Many of our museums are downtown near the Capitol building. You might be able to see them all in a day if you hurry, but if you are hurrying, you are not from around here. Let us start with the historic Capitol building located right in front of the current Capitol (and tallest building in Tallahassee). They have so many small things to look at that we were there for hours! Most probably will not spend that much time, but it is worth a tour! http://www.flhistoriccapitol.gov/
While you are there, travel to the top of the current Capitol building and see the sights. It is amazing how green Tallahassee is from above! https://www.floridacapitol.myflorida.com/
The Museum of Florida History
Downtown near the capitol, you will also find the Museum of Florida History. The exhibit will take about half a day and give a great overview of the history of our state. https://www.museumoffloridahistory.com/
The Museum of Florida History is connected the Knott House as well that is just down the hill from the Capitol. The house was constructed in 1843, probably by a free black builder from the area by the name of George Proctor. You will see the Proctor name a lot locally. https://www.museumoffloridahistory.com/about/the-knott-house-museum/learn-more/
The Goodwood Plantation and Museum
The Goodwood Plantation and Museum has hosted many local students through its grounds and hosted many prominent weddings as well. The grounds include the original house that was part of the Goodwood Plantation spreading from Tom Brown Park to past Betton Road Park. Now the, much smaller, the grounds are well kept and the used for many local events. https://www.goodwoodmuseum.org/
Mission San Luis:
Mission San Luis was built on the second highest hill in Tallahassee in 1656 and later the catholic church added a friary and kitchen to the location. This is a great place to spend several hours touring the grounds and gardens and listening to the re-enactors tell their stories. Most of the tours are outside, so plan accordingly. They have events most weekends and even a free pet blessing ceremony in November. The entrance is located west of FSU’s campus on Tennessee Street. Admission is $5 per adult, but the mission is closed now due to COVID19. There are several online tour options available for free now. Check it out here: https://www.missionsanluis.org/learn/httpsmissionsanluisorglearnvirtual-resources/.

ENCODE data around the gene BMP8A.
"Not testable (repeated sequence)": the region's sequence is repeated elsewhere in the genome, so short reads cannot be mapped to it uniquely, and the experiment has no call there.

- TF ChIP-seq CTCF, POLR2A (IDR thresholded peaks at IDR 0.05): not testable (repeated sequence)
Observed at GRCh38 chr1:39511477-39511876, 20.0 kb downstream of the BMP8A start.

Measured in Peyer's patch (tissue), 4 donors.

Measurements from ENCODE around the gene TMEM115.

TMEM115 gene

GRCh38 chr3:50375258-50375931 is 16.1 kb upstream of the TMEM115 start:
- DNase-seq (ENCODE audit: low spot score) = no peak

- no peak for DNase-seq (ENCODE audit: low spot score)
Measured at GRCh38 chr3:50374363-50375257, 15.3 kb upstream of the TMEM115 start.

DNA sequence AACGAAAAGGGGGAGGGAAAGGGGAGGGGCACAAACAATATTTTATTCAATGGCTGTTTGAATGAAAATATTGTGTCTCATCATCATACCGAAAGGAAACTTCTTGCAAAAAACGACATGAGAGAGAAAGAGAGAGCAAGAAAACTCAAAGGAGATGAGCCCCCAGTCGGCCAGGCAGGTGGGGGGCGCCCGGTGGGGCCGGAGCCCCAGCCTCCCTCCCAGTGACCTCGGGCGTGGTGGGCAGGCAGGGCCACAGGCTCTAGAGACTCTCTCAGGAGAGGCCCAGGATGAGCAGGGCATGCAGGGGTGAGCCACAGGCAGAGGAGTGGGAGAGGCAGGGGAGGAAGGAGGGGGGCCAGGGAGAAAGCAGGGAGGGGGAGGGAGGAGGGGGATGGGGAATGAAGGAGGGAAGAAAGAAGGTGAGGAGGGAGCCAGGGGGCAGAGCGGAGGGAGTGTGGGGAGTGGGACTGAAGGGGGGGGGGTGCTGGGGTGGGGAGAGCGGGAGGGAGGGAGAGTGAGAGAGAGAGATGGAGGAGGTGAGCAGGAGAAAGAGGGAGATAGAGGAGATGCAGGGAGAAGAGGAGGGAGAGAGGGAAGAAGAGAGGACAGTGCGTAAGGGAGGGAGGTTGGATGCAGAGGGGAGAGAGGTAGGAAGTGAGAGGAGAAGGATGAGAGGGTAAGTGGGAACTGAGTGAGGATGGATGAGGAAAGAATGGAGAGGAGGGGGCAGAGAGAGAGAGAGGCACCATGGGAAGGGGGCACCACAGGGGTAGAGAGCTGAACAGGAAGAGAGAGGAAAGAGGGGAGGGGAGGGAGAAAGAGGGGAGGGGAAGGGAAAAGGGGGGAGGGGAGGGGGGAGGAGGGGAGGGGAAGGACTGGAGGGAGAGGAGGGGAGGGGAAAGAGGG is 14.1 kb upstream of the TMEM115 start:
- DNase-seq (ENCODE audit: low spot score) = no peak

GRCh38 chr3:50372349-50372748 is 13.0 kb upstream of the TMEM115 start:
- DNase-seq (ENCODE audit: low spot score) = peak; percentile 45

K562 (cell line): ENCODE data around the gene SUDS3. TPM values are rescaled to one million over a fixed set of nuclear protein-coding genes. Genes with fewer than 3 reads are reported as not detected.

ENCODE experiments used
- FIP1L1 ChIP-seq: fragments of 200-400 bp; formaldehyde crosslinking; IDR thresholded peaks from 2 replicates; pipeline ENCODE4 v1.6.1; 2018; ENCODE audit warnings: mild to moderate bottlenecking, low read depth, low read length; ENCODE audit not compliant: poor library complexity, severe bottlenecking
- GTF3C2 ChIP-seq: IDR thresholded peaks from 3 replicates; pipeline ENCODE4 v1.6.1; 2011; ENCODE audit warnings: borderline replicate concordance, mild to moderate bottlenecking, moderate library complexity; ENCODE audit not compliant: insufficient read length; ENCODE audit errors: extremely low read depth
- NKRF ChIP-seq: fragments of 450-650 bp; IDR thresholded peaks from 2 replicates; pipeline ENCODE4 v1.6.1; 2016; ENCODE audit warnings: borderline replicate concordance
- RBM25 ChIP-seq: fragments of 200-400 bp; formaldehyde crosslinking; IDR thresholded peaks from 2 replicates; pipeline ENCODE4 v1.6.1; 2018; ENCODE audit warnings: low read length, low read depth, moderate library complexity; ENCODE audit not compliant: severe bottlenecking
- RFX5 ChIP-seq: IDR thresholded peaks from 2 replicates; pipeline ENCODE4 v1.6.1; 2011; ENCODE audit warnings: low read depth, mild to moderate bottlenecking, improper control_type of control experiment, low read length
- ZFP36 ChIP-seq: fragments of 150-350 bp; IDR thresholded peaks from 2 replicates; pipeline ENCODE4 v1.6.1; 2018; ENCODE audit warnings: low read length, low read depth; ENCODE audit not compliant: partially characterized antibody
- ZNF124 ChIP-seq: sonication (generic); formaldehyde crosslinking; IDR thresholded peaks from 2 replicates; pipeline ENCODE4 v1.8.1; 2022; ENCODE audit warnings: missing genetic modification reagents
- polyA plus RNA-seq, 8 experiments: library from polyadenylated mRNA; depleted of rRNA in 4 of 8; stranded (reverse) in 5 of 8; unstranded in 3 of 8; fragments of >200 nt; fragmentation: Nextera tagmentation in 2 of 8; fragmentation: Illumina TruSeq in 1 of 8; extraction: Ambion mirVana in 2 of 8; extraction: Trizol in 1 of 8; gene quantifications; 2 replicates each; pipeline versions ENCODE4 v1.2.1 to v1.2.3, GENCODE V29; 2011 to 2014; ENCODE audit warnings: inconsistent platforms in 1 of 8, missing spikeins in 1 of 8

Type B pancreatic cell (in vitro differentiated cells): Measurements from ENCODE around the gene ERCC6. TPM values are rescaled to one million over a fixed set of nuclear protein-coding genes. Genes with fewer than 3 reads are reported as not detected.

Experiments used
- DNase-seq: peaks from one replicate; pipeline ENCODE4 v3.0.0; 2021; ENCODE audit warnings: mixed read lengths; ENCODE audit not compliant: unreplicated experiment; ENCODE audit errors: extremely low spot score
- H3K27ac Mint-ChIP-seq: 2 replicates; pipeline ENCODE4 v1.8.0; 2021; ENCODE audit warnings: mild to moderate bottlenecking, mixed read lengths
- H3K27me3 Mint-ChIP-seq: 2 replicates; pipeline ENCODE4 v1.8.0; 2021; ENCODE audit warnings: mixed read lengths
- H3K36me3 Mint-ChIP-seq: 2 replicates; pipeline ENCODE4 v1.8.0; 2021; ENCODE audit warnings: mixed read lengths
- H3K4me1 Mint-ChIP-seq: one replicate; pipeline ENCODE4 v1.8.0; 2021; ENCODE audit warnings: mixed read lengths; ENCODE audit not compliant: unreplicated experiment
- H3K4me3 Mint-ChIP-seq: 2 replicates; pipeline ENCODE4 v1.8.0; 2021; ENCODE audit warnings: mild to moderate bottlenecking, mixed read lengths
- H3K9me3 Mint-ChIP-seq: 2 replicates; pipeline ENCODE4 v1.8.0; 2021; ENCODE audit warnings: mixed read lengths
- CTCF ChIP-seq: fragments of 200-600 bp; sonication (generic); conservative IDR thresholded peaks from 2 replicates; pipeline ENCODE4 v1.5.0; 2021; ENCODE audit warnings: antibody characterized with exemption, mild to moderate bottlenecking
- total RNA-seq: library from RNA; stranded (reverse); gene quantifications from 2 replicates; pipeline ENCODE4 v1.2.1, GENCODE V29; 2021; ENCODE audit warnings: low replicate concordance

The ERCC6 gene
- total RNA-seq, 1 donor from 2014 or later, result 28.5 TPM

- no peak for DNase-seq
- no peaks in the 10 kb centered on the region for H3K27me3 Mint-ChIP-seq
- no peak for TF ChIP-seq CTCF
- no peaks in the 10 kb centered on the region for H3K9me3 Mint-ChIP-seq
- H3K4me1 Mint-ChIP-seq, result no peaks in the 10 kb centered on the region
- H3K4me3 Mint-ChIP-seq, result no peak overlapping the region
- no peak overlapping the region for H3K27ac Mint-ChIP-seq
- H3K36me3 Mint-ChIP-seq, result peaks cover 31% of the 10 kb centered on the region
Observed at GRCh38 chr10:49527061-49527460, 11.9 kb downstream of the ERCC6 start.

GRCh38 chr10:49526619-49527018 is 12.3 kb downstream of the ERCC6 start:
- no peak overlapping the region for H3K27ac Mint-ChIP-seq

Tallahassee is also home to the disappearing lake – Lake Jackson. The lake has an average depth of only six-seven feet except over the two sinkholes (Porter Sink and Lime Hole) that randomly drain the lake into the aquifer. https://visittallahassee.com/partners/lake-jackson/.
Near the lake there is a state park preserving six 800-year-old earthen mounds built by Native Americans. You can take the stairs to the top of the mounds and bask in the sun or check out the views of the park. The hiking trail through the woods brings you within site of a grist mill from the 1800s. https://www.floridastateparks.org/parks-and-trails/lake-jackson-mounds-archaeological-state-park.
This park does have two private residences tucked nearby (in) the park. I wonder what it would be like to have a home near ancient (burial?) mounds. Seems like there would be a story there.